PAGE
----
After Dr. Douglas patiently and diplomatically explained, again, why a school mask mandate had really little to do with a previous, color-coded alarm-bell system monitoring general pandemic conditions, Bracken clearly had enough of common sense, science and reality and wagged his finger from his Zoom room at the rest of the board, poised to, at long last, make masks mandatory and revoke Douglas County’s exemption from the regulation.
“You are punishing kids,” Bracken said, becoming increasingly shrill as he insisted that worried adults or ancient grannies at home should be strapping on the masks at the dinner table in a truly scientific and moral response to handling a pandemic. “I am standing up for the children.”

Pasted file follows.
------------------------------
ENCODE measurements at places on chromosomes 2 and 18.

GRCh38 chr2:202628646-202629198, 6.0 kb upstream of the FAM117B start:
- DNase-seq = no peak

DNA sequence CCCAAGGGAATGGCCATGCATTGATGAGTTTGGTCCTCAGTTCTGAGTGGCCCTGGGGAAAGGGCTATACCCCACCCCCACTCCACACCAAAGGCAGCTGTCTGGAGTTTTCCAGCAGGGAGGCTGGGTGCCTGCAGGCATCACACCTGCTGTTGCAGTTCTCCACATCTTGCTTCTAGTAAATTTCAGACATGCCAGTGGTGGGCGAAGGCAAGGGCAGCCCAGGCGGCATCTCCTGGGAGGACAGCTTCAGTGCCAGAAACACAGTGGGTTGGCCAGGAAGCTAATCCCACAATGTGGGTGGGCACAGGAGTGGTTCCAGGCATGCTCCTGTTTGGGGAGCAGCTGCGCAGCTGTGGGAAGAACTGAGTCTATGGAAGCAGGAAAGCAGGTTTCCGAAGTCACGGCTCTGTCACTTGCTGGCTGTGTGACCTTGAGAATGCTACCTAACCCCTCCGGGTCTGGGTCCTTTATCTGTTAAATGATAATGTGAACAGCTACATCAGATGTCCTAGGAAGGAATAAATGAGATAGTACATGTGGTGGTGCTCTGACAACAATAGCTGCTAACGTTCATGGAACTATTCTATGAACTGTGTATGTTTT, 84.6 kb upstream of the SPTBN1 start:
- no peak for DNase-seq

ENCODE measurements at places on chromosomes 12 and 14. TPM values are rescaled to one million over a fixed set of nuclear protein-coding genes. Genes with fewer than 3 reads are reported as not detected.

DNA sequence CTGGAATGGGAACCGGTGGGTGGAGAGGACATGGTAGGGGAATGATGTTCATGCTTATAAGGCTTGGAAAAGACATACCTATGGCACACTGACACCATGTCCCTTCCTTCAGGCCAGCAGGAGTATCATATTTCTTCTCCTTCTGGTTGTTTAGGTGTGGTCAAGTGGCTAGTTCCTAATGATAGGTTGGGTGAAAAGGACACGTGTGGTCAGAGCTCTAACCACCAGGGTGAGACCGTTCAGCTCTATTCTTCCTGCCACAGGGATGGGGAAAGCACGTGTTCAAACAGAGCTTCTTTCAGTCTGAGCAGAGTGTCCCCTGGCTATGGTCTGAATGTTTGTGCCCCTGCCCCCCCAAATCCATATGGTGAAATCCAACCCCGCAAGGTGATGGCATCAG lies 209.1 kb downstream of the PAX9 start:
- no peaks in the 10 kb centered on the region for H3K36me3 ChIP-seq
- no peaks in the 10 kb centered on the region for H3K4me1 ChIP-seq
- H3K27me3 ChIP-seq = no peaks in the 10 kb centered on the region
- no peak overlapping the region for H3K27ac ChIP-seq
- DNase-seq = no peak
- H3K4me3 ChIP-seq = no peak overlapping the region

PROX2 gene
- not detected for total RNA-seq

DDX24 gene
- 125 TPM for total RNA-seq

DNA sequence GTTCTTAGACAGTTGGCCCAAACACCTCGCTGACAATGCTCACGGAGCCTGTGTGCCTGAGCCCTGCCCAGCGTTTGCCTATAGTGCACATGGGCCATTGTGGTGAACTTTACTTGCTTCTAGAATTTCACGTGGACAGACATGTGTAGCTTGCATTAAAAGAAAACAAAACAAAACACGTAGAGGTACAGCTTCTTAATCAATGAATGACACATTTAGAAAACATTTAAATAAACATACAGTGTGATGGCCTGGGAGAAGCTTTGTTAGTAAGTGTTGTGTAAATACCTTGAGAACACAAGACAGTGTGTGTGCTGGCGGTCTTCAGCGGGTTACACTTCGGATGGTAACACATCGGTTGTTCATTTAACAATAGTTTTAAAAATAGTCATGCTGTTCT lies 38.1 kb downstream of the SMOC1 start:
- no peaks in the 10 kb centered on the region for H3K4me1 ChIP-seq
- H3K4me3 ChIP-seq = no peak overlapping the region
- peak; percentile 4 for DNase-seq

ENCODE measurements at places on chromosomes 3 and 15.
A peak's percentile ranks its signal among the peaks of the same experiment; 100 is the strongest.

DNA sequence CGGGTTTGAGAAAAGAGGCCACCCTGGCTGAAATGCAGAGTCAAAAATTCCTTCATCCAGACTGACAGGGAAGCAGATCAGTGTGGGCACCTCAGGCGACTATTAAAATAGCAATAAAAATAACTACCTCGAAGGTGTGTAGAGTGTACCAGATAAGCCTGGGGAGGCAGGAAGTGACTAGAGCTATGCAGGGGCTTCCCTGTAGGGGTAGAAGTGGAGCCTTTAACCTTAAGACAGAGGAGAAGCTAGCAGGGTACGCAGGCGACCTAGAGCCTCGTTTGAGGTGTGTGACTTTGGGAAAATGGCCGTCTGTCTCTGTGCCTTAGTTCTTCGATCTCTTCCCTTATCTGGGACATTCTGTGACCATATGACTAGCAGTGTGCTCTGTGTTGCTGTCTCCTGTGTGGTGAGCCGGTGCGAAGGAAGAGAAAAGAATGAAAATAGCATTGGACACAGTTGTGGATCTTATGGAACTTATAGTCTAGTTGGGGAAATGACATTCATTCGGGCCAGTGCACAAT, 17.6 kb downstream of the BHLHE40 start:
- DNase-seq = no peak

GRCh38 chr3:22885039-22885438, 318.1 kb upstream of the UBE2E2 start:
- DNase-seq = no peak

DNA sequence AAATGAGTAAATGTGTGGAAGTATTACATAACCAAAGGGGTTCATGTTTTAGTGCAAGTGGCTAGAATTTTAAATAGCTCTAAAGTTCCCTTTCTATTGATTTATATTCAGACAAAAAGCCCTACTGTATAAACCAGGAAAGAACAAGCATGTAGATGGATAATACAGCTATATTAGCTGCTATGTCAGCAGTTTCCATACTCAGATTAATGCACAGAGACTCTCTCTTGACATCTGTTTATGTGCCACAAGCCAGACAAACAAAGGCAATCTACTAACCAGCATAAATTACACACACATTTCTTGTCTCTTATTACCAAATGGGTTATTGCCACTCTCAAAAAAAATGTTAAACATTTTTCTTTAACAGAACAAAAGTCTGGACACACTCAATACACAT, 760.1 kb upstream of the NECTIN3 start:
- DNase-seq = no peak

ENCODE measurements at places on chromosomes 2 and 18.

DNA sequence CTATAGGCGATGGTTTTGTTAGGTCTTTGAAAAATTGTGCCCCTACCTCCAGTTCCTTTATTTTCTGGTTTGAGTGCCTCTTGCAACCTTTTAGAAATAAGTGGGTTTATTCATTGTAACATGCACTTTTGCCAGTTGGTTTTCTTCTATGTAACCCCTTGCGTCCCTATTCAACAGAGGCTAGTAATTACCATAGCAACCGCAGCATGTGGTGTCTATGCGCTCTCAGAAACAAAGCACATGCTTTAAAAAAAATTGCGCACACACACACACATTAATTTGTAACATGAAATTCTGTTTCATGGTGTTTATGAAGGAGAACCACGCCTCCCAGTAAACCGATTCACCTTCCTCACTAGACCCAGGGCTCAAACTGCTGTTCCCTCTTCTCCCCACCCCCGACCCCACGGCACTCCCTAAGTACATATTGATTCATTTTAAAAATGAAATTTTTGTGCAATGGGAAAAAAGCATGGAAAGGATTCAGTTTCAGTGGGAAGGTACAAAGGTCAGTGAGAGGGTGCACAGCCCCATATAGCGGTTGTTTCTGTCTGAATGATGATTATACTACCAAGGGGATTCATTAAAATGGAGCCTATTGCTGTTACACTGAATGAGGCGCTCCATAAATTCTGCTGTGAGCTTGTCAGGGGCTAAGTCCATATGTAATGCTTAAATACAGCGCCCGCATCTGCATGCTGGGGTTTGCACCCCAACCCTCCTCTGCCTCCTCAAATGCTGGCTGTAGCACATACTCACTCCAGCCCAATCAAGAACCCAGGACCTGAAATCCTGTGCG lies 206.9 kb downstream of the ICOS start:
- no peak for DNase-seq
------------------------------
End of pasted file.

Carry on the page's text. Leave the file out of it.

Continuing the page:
And so he did. Or so he thought.
Sorry-not-sorry to be the emissary of bad news, but when it comes to communicable diseases and other ever-present public health threats, your lives are in the hands of these two health board members, contained only by the fact there are about five or six other seemingly cogent members of the board.
No doubt, the Monday Night at the Health Board Fights will feed growing fires on all sides to dismember Tri-County health, allowing everyone to go their own way in their own worlds of science and science fiction.
By a 5-3 vote — another Douglas County board of health appointee was absent on Monday — sanity prevailed in Aurora and all of Adams, Arapahoe and Douglas counties.